If there’s one single-most important piece of advice when it comes to saving for retirement, it must surely be, “Stash away as much as you possibly can.” By doing so, not only are you increasing the principal amount of your savings, but you’re also creating greater returns from the investment of those funds. So for those who have a 401K, the maximum contribution to a 401K is a very pressing question.

That’s why, for people who want to save very aggressively for retirement, it would be nice if there were no limit to the amount they could sock away each year. Alas, that’s not the case. Each year, the IRS announces a limit as to the dollar amount an individual may contribute to a 401(k). For tax year 2024, that figure is set at $23,000.

Annual adjustments

Each year, the IRS increases these maximums to keep pace with the cost of living. If you’re reading this article in 2025 or later, the maximum will likely be higher than 2024’s $23,000, which was a $500 increase from the $22,500 that the IRS set for 2023. Usually, the IRS announces the next year’s contribution limits in October or November.

What the maximum contribution to a 401K means

The limit set by the IRS pertains to the funds that you yourself contribute. Some workers are fortunate enough to have employers who match their 401(k) contributions, often at a rate of 50 cents on the dollar. If you were in that situation, the $23,000 annual limit would mean that you yourself could contribute that full amount, with your employer still free to contribute its $11,500 in matching funds, so long as that amounted to less than 100% of your annual income. In addition to annual limits on employee contributions, the IRS sets a maximum for the combined employer-plus-employee contribution. That maximum for 2024 is $69,000, which, again, must be less than you make in a year from that employer.

Multiple employers

If you happen to work with more than one employer that provides you with a 401(k), the $23,000 annual limit applies to the total put into all of your 401(k) accounts. In other words, you’re not able to put $23,000 into your account with Employer A, another $23,000 into your account with Employer B, et cetera. However, if you have different types of retirement accounts, such as a 401(k) and a Roth IRA, the money you put into your Roth account has no impact on the annual limit of your 401(k).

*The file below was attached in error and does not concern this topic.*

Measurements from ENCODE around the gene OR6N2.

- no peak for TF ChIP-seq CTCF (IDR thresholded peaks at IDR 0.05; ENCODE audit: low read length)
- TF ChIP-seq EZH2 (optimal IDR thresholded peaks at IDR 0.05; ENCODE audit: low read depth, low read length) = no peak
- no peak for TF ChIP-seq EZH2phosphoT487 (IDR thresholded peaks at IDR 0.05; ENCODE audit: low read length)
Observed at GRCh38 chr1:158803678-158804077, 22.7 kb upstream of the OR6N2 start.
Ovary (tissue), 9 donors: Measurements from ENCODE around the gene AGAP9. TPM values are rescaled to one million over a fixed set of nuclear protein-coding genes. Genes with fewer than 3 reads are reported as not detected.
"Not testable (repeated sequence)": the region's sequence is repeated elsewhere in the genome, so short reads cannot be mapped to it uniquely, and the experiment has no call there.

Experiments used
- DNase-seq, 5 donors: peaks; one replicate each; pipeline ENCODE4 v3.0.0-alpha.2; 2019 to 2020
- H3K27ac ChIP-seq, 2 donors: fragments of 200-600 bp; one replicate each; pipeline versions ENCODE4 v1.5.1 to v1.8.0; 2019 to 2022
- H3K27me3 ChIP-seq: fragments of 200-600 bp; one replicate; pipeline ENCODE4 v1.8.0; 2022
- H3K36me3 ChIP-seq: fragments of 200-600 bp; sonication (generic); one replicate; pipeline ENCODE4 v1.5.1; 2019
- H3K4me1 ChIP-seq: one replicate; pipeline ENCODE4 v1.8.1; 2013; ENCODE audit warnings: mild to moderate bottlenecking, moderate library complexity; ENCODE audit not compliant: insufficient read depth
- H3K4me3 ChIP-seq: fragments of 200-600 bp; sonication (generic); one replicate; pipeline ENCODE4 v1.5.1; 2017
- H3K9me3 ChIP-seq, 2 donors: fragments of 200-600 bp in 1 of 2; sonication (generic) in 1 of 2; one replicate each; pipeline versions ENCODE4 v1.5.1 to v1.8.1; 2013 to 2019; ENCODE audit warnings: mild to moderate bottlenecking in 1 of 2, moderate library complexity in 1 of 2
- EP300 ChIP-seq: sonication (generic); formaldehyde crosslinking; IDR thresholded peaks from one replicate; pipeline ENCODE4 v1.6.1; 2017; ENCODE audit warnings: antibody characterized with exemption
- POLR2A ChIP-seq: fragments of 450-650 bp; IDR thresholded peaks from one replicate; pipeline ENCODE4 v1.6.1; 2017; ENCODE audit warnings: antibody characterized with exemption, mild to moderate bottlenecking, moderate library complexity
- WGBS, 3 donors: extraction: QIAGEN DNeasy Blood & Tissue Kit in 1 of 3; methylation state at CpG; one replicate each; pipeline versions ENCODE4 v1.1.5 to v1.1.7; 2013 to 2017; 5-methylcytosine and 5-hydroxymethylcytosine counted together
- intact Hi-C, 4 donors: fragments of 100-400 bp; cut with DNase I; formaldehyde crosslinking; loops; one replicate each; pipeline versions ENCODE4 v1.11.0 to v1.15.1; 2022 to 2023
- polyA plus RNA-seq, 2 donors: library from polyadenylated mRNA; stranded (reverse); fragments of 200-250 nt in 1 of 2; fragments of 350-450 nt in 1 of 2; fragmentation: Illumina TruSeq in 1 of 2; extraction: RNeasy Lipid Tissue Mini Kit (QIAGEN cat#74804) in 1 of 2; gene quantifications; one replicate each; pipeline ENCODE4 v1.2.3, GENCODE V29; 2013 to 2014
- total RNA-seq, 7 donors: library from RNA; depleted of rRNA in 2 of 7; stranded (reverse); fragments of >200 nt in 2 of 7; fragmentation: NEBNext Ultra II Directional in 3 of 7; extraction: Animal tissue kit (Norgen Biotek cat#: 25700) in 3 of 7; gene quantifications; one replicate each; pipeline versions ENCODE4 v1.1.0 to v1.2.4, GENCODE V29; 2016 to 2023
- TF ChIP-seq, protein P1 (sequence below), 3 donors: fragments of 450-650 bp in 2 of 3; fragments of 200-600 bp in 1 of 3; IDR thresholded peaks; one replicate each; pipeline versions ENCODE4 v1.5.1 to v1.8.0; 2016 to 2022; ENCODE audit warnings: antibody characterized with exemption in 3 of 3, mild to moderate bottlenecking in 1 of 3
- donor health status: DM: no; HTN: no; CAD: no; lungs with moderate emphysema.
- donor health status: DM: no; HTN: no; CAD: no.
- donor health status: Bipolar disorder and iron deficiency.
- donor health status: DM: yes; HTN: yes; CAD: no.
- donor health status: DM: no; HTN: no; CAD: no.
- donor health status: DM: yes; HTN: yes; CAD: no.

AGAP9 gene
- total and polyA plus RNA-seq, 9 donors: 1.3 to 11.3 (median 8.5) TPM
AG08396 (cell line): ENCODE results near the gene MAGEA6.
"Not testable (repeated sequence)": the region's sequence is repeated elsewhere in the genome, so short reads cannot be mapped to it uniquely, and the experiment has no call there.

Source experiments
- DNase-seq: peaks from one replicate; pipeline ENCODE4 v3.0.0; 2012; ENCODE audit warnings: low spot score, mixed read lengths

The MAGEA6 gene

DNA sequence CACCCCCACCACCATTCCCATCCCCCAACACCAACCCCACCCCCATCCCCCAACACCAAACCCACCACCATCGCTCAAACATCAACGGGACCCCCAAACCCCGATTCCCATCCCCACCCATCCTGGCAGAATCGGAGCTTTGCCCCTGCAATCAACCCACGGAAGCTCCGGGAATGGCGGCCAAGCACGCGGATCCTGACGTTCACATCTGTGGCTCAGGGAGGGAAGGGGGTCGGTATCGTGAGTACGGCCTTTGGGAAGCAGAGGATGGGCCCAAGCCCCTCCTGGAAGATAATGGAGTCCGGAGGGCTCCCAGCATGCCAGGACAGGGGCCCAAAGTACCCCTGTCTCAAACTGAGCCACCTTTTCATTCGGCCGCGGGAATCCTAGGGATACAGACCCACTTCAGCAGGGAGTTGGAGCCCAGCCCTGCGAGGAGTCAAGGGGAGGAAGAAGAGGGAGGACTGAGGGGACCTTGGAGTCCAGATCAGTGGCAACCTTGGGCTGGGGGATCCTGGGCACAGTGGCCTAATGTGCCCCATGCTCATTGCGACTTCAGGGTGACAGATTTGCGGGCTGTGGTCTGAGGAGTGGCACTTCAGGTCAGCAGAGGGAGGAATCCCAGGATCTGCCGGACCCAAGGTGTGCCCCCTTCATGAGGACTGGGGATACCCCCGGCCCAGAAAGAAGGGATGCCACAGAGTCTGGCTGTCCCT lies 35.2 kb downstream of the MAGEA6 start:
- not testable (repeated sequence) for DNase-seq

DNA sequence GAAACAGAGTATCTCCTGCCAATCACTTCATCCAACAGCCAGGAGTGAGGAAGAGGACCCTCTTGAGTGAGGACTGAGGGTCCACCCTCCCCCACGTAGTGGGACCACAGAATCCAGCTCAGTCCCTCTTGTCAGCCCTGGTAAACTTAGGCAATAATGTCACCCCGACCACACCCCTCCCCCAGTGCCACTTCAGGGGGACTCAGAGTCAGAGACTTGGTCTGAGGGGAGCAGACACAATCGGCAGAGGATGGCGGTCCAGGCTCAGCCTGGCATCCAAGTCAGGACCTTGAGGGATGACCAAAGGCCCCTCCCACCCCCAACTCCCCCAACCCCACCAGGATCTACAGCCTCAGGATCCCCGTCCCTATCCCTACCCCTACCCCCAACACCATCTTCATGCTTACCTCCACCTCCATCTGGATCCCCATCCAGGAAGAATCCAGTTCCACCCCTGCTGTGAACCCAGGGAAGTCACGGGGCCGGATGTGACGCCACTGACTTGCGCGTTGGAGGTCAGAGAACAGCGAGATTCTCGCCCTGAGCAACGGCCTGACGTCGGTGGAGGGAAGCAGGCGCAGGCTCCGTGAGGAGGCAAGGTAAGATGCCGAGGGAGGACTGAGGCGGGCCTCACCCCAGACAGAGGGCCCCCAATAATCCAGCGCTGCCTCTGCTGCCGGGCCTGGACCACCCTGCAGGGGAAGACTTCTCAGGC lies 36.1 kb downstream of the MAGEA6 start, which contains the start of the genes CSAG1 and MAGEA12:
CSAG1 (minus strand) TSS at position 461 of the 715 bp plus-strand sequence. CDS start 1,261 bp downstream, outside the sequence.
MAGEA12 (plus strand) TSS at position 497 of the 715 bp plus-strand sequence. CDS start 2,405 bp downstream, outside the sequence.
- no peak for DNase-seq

Catch-up contributions

The IRS makes an exception for savers over 50 years of age. Their maximum contribution is greater, because they are nearing retirement age and must get serious about putting away money. For that reason, the limit for people over 50 is referred to as the “catch-up” contribution limit. For 2024, such employees may contribute an additional $7,500 to their 401(k)s, bringing their total annual maximum to $30,500. When employers provide matching funds to workers over 50, the combined employer-and-employee contribution limit amounts to $76,500.

After-tax contributions

Some employers allow aggressive savers to continue putting money into their 401(k)s after meeting the maximum contribution of $23,000. Unlike other contributions to a 401(k), however, these funds are paid with after-tax dollars. The IRS’s limit on such contributions is the same as its maximum for employer-plus-employee combined contributions. For 2024, that figure is $69,000 for most employees and $76,500 for workers over age 50. The exact amount of after-tax dollars you can contribute, then, will depend on whether your employer is matching your funds and, if so, at what rate.

Pay attention to your limits

It bears repeating that the best thing you can do for your retirement is to maximize your contributions each year. If you’re fortunate enough to be able to do that, do it with a little planning. When the new maximums come out each year, figure out what you’ll need to contribute with each paycheck so that you’ll hit but not exceed the maximum. At the end of the year, review what you’ve contributed to make sure you haven’t gone over the limit. If you have, the IRS requires that the excess be returned to you by tax day on April 15.

If you’re having trouble staying within the annual limits because you’d like to be saving more, consider setting up a Roth IRA in addition to your 401(k). It has different annual contribution limits, and the funds you put into it won’t count against your 401(k)’s annual maximum. Besides simply being able to save more, there are tax advantages to having both types of retirement account. To open a Roth IRA, you don’t go through your employer but rather to a financial services company such as Franklin, Fidelity, or Schwab. Because a Roth IRA is an independent account not tied to an employer, you’ll have greater control over how those assets are managed.

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